It’s Friday. That’s as good as excuse as we need to delve into the archives and find an interesting bike to ogle. Raleigh is one of those brands that inspired a generation of cyclists. The exploits of many men riding these bikes made people cheer in the 1970s. All these years later, the orange and black still evokes memories of what Gerrie, Jan and Joop did way back when…
Here is a flashback to RIDE #37 (from July 2007) where we look at two replicas of Gerrie Knetemann’s Raleighs…
(Click the photo below to begin a slideshow of the Raleigh bikes…)
This conquering team won world titles on the track and road…
With the likes of Zoetemelk, Raas and Knetemann in its ranks, the Raleigh TI team amassed an incredible tally of victories that included major tour titles and world championships on both the track and the road. We look at replicas of two bikes that beat the best in the world in 1970 and 1978 and left an amazing legacy…
– By Warren Meade (Photos Andrew McDowell)
Inspired by the commemorative ‘World Championship’ decals, this issue’s retro feature looks at two versions of Team Raleigh bikes. Both models have survived three decades with the original paint and stickers intact. The badging on the road bike prompted my research into Gerrie Knetemann’s victory in the 1978 professional world championship road race. The TI Raleigh team consisted of mainly English-based professional riders and Knetemann was just one of several world class cyclists in arguably the most successful bike racing team in the history of the sport.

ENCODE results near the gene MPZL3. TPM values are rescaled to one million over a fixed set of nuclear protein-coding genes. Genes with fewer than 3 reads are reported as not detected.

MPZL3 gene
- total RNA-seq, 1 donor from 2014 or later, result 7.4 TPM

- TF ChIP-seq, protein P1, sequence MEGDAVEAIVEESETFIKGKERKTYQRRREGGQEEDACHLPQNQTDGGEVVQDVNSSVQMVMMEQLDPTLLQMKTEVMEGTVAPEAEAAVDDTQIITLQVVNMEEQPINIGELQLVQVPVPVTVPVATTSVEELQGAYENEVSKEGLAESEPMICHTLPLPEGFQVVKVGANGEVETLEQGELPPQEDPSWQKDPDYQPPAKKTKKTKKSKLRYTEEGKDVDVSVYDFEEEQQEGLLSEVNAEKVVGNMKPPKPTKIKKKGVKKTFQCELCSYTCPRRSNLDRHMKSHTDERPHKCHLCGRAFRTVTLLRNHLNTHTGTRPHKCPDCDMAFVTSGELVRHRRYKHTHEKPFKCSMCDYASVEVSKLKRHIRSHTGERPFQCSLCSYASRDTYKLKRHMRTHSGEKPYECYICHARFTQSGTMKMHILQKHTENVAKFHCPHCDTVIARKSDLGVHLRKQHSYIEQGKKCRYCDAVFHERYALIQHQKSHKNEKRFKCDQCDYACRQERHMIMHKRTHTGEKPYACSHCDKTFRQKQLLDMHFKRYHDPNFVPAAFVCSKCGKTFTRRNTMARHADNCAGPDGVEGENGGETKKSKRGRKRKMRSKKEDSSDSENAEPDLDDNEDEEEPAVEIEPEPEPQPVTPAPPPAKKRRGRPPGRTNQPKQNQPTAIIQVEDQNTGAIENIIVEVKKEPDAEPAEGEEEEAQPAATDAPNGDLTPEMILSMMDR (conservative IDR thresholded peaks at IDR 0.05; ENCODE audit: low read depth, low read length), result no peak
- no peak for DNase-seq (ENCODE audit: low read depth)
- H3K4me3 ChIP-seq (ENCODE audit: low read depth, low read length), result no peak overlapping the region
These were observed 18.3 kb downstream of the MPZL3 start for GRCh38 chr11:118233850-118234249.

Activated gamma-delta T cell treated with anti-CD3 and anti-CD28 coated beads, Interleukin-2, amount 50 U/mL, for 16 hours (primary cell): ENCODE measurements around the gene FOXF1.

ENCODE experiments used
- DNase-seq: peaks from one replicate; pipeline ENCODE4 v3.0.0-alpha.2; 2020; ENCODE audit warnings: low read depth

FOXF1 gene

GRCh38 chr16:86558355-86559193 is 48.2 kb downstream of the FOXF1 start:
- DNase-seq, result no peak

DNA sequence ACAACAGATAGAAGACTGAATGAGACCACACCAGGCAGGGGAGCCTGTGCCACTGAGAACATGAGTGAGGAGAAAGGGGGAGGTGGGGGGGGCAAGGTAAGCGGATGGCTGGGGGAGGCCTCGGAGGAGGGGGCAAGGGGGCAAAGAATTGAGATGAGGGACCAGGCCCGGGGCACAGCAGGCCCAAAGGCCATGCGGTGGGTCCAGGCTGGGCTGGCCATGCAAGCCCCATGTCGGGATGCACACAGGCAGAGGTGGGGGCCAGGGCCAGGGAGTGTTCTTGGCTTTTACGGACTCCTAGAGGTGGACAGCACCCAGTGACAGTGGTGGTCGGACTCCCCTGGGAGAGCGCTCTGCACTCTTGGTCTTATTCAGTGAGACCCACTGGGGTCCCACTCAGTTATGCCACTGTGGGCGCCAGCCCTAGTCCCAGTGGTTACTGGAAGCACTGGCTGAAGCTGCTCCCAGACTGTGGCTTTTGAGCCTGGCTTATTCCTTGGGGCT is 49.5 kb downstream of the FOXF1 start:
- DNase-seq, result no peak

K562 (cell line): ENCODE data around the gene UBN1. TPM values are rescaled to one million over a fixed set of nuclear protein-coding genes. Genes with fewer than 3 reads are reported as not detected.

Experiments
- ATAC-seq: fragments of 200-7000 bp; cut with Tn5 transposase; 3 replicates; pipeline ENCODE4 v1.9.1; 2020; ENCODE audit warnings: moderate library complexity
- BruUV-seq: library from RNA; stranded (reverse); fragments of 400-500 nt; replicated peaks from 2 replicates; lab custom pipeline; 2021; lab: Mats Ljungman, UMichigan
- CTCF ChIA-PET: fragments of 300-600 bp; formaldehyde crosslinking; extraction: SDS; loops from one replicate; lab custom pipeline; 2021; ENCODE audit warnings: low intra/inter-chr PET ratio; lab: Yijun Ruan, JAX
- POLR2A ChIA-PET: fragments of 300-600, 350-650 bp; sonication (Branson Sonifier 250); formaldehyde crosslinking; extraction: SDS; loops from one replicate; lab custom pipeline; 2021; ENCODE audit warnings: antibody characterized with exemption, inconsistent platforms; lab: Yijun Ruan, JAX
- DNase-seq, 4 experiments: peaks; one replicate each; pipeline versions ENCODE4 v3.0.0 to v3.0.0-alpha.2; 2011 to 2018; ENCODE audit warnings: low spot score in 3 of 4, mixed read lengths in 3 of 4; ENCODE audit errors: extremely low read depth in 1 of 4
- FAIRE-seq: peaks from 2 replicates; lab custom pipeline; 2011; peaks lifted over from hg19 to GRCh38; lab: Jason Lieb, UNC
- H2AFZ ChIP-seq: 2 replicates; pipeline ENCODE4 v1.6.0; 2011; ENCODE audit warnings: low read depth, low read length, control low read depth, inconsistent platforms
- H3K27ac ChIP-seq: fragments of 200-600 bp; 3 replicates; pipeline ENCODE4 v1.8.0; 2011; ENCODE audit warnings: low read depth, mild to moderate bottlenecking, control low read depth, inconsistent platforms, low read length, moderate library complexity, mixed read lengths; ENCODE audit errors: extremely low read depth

Raleigh had difficulty deciding which brand of bike to mount its sponsored riders on. It had taken over practically every major British bicycle manufacturer in the years following World War II. BSA, Phillips, Rudge, Humber and Carlton were all made under the company’s umbrella and Raleigh in turn was owned by Tube Investments (hence the TI in the team’s name).
Tube Investments was an enormous company specialising in steel and aluminium tubing products, and was a major supplier to the aircraft industry. It had bought the Reynolds company in 1928, Reynolds being the world’s largest supplier of lightweight bicycle tubing. Even our youngest readers have probably heard of the classic Reynolds 531 tubing and older readers would almost certainly have owned or ridden a bicycle with 531 tubing at some stage.